Many times, I have asked my clients the question, “Will you assign seating?” And, sometimes I get an answer of “No.” I am the first to tell you, this is your wedding day and you should do what you want. However, I know this may appear the path of simplicity, it is anything but simple. In fact, the decision to not assign seating can open a large can of worms.
First things first…this is very important…sort of a little pet peeve of mine. Let’s get educated on the difference between an escort card (wall) and a place card. Believe it or not there is a BIG difference.
An escort card (or wall, frame, mirror, etc.) is a card that is available at the cocktail reception or at the entrance of the dining room. The card displays the guest name and their table number. The guest then goes into the dining room, finds their table number and chooses their seat at the assigned table.
A place card is a card that rests at the actual place-setting of a dining table. The guests find their name and table number on a board, go to the assigned table and look for the chair and place-setting that has their card. Then they sit at that spot.
Sounds awfully fussy right? I disagree. Have you ever been the kid in the high school cafeteria, with their lunch tray walking table to table with no place to sit? Each table has a group of kids that know each other well and you perhaps don’t fit with any of the groups. So, you choose the table that is empty or full of the misfits that no one else wanted at their table. The feelings of anxiety, distance, fear and loneliness set in. If you’re lucky enough to not have experienced this, please rent any teen movie ever made and this scene will play itself out time and time again. Usually with the poor person spilling their tray of food on their clothes.
While my description may sound dramatic, I promise you it isn’t. I have been that person both at high school and at a wedding reception. It is the most awkward, horrible feeling in the world. And, I pray that my children or any wedding guests don’t have to feel this. Don’t think it will happen at your reception? Think again. As the planner who walks the reception and listens to your guests, I hear them. They say things like “Geez, there’s nowhere to sit, I don’t know anyone.” Or, “Ha-ha, we have a table to ourselves, we look like total losers.” It is uncomfortable. I attended a wedding in which we were step-siblings. Did that make us family? I didn’t know. My husband and I sat down at a table of eight chairs. Everyone walked by us. One couple didn’t have anywhere else to sit. They started to sit down with us as we invited them to share our table, but found some friends and literally got up so fast, I thought the table was going to fall over. They bolted from us like we had Ebola. So….wait for it….the two of us ate dinner by ourselves…completely. In a room full of tables with laughter and joy…we sat alone. I was mortified. We felt so out of place and uncomfortable, we quietly made our exit hoping no one noticed. Given no one sat with us, I am certain no one noticed our absence. Worst feeling ever.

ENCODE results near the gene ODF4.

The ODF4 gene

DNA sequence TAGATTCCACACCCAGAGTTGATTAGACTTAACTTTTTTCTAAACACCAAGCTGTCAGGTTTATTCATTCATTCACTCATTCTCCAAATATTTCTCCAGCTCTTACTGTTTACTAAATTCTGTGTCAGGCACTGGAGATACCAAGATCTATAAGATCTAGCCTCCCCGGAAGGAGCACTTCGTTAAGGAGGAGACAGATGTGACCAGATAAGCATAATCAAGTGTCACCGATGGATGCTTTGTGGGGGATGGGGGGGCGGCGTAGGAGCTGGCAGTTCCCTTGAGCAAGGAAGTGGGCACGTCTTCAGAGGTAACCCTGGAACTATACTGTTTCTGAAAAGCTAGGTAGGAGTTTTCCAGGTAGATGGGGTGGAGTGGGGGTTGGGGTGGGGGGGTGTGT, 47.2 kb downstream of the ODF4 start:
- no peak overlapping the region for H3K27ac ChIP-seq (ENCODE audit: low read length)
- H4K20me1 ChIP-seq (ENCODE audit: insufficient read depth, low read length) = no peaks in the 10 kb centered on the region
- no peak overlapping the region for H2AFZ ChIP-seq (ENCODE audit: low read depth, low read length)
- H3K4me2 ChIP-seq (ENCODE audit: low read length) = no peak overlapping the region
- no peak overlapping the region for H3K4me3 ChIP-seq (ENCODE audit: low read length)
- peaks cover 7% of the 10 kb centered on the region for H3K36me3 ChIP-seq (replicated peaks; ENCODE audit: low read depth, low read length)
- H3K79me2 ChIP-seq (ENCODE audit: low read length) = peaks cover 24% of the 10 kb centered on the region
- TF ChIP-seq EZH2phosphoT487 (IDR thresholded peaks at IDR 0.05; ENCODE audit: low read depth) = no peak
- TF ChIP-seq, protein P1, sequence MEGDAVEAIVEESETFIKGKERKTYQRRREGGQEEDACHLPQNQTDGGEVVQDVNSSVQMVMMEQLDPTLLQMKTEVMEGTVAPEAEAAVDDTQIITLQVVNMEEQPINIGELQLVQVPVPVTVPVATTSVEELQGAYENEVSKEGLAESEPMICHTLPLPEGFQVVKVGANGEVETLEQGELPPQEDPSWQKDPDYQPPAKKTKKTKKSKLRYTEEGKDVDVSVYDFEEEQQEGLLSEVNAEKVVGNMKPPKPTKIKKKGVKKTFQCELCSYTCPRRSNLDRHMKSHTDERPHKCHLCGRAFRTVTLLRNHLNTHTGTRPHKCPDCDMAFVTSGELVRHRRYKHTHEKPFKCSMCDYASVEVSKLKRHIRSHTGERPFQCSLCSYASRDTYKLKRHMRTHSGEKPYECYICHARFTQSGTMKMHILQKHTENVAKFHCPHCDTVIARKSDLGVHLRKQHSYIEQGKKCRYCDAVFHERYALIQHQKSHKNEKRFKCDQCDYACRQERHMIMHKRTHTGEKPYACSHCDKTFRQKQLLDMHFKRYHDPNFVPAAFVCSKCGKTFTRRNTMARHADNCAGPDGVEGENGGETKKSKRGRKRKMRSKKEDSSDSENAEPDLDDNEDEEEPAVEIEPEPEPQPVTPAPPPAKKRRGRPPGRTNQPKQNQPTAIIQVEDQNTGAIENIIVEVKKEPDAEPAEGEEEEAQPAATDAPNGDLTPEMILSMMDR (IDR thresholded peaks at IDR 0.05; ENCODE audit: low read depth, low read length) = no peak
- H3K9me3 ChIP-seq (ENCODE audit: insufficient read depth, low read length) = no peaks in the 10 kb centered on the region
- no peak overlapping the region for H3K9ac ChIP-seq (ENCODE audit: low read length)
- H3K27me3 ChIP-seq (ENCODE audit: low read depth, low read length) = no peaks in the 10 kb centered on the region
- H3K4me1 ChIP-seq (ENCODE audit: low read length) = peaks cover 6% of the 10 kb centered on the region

Hosting a wedding is just that. Hosting. This means you should do your absolute best to make sure your guests feel comfortable and wanted. Every couple I work with says the same thing, “We want our guests to feel welcome, loved and taken care of.” Assigned seating does just that. Do you need to get as formal as telling them the exact seat they must reside? No, but you can. At a minimum, give them “their spot” at the reception. A place where they will feel welcome and perhaps make new friends. It can be fun, when you look at your guest list and start making table matches. Paring a very social couple with a couple that perhaps is shy. Or, partnering some work colleagues from your place of business with colleagues from your partner’s business. It is amazing to watch the friendships that transpire through the night. Suddenly you may see friends, who didn’t know each other prior, dancing the night away together. And, you’ll realize that “of course” they would get along…they have a common love of football, Abba, Ed Sheeran…fill in the blanks.
Be a good host. Assign seats, don’t let your guests float around aimlessly or sit at a table alone. That’s my soap box for this week, I’ll step down. But, thanks for considering this simple gesture of kindness.